The case study of John/Joan was conducted by Dr. John Money, a psychologist and sexologist who believed that gender identity was not innate, but learned through social and environmental factors. He wanted to test his theory on a boy who had lost his penis in a circumcision accident, and convinced his parents to raise him as a girl named Brenda. He also performed a sex reassignment surgery on him, which involved removing his testicles and creating an artificial vagina. He also prescribed him female hormones during puberty. He compared his development with that of his identical twin brother, Brian, who was raised as a boy.

Money claimed that the experiment was successful and that Brenda had accepted her female identity, but he concealed the fact that Brenda was unhappy and confused about her gender. She was ostracized and bullied by peers (who dubbed Brenda “cavewoman”). She rebelled against the feminine clothes and toys that her parents gave her, and was bullied at school for being different. She also had to undergo regular visits to Money, who made her and her brother engage in sexual play in front of him. When she was 14, she learned the truth about her past from her father, and decided to live as a male named David, undergoing surgeries to reconstruct his penis and received male hormone injections.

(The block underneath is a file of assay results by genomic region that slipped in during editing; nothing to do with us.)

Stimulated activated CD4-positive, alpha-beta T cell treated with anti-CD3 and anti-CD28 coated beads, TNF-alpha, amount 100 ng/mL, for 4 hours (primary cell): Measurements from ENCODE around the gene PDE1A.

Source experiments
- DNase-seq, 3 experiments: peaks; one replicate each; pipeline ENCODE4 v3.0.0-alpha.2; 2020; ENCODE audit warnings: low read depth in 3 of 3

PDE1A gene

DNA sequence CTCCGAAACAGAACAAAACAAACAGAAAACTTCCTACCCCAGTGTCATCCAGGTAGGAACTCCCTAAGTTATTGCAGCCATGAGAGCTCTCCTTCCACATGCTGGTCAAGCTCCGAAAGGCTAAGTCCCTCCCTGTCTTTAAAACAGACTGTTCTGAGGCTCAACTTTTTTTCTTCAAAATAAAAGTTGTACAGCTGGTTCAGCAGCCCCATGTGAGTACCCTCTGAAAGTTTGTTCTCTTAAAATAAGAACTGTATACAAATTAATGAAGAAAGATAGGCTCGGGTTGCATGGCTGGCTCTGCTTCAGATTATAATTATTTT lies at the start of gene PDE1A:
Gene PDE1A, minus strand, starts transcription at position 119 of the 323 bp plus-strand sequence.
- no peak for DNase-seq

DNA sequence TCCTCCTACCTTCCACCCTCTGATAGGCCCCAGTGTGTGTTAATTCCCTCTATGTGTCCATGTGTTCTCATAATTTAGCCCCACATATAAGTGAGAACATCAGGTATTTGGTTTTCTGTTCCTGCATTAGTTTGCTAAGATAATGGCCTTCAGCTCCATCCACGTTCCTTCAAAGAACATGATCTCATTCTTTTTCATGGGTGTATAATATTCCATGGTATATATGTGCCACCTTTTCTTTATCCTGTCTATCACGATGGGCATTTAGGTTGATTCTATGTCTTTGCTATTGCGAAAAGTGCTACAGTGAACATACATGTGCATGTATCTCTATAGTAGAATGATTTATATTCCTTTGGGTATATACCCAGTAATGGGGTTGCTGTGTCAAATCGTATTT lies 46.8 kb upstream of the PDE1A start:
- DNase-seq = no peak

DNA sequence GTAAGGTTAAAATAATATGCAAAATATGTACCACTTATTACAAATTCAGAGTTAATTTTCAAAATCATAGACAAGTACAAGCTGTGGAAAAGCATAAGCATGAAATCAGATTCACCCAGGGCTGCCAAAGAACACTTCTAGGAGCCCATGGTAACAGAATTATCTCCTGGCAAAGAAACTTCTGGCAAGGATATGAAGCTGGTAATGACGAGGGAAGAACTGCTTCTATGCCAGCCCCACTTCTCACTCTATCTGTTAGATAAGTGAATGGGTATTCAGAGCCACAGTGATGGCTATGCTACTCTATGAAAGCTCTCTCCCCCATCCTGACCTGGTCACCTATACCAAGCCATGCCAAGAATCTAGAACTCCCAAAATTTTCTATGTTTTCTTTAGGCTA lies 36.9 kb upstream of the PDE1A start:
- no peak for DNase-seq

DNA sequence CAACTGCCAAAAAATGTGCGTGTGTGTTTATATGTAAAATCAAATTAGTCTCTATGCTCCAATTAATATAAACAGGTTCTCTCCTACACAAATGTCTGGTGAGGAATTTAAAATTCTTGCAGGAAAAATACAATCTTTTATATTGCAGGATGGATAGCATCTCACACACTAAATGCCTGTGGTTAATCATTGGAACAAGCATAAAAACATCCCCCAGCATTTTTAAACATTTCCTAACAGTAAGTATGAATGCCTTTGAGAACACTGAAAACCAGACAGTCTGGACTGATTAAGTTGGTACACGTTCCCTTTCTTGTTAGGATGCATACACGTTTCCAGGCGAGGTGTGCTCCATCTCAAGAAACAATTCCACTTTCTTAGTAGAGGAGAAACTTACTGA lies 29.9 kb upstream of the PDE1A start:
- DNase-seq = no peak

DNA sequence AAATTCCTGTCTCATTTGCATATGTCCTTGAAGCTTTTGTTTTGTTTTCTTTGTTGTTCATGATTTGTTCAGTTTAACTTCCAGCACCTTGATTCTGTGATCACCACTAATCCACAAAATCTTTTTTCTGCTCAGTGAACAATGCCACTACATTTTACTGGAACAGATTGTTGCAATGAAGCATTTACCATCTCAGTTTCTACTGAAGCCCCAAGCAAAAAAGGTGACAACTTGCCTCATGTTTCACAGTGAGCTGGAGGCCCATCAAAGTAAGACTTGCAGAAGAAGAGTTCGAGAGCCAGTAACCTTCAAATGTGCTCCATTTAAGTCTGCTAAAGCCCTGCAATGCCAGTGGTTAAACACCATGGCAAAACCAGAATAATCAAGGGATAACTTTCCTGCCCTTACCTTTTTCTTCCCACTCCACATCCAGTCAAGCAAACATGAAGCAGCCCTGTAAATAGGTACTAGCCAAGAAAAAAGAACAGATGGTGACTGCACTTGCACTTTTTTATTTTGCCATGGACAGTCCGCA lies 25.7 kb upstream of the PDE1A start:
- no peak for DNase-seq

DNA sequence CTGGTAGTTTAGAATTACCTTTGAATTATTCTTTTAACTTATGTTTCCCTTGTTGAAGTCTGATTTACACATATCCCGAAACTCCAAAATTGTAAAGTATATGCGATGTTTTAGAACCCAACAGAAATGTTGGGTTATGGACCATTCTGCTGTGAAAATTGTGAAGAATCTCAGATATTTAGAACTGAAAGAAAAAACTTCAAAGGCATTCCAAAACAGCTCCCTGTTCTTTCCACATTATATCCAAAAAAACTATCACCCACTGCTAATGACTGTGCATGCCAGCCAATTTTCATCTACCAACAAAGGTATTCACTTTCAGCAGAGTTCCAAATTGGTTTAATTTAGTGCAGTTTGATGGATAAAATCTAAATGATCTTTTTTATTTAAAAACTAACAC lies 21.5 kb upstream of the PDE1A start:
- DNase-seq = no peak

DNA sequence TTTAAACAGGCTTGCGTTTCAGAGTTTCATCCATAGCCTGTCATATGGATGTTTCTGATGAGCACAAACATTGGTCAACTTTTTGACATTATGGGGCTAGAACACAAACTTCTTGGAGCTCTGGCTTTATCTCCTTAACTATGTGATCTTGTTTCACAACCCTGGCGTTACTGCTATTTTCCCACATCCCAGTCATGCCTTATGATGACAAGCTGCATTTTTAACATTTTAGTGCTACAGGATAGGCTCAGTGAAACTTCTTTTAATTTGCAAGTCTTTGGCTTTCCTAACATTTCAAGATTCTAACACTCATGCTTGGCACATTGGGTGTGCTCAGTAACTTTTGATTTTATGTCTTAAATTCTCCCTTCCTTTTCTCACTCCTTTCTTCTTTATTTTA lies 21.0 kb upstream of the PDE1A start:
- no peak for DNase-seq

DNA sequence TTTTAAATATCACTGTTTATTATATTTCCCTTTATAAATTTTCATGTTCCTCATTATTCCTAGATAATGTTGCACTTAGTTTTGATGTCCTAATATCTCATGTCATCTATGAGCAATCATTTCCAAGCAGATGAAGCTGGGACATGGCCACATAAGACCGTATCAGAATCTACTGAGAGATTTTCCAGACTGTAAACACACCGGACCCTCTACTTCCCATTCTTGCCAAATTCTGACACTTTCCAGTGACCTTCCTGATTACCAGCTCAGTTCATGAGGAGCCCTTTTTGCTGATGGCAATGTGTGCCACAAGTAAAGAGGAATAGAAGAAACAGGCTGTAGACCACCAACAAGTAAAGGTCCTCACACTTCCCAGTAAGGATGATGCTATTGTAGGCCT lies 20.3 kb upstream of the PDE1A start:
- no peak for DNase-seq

Brian and David were both traumatized. His brother died following an overdose at the age of 36. David took his own life at the age of 38.

The case study of John/Joan was exposed as a failure by Milton Diamond. Journalist John Colapinto, who interviewed David and wrote a book about his story. The case study sparked a lot of controversy and criticism about the ethics and validity of sex reassignment surgeries on children, especially those with intersex conditions or ambiguous genitalia. It also challenged the idea that gender identity is purely a social construct, and suggested that biological factors play a significant role in shaping one’s sense of self.